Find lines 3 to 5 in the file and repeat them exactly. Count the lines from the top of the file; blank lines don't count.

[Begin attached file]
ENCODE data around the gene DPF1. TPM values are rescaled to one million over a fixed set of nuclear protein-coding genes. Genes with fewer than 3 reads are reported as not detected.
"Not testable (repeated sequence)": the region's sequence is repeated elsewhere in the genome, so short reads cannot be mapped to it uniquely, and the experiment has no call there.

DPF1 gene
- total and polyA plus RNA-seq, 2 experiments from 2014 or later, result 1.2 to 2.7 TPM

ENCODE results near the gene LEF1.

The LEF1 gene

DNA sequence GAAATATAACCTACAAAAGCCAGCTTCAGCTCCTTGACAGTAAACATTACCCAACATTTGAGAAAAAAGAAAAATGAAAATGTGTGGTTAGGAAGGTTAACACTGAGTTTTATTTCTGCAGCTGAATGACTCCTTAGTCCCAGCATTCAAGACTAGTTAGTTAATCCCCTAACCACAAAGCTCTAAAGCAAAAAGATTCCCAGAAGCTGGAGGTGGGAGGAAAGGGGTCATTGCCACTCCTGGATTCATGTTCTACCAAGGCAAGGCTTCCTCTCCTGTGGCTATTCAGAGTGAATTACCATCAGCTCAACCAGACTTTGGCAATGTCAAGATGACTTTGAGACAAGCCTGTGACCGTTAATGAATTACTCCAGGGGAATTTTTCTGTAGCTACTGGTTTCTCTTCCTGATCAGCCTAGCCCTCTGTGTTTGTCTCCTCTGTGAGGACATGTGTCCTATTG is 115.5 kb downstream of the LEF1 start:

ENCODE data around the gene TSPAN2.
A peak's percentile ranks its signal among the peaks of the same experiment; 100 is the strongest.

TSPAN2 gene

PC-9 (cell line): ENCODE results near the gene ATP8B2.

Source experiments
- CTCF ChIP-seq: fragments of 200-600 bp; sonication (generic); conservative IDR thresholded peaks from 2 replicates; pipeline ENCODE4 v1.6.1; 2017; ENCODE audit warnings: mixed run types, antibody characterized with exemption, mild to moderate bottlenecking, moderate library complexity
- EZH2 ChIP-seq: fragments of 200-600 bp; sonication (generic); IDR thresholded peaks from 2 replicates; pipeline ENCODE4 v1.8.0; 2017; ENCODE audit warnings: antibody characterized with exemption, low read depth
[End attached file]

DPF1 gene
- total and polyA plus RNA-seq, 2 experiments from 2014 or later, result 1.2 to 2.7 TPM

ENCODE results near the gene LEF1.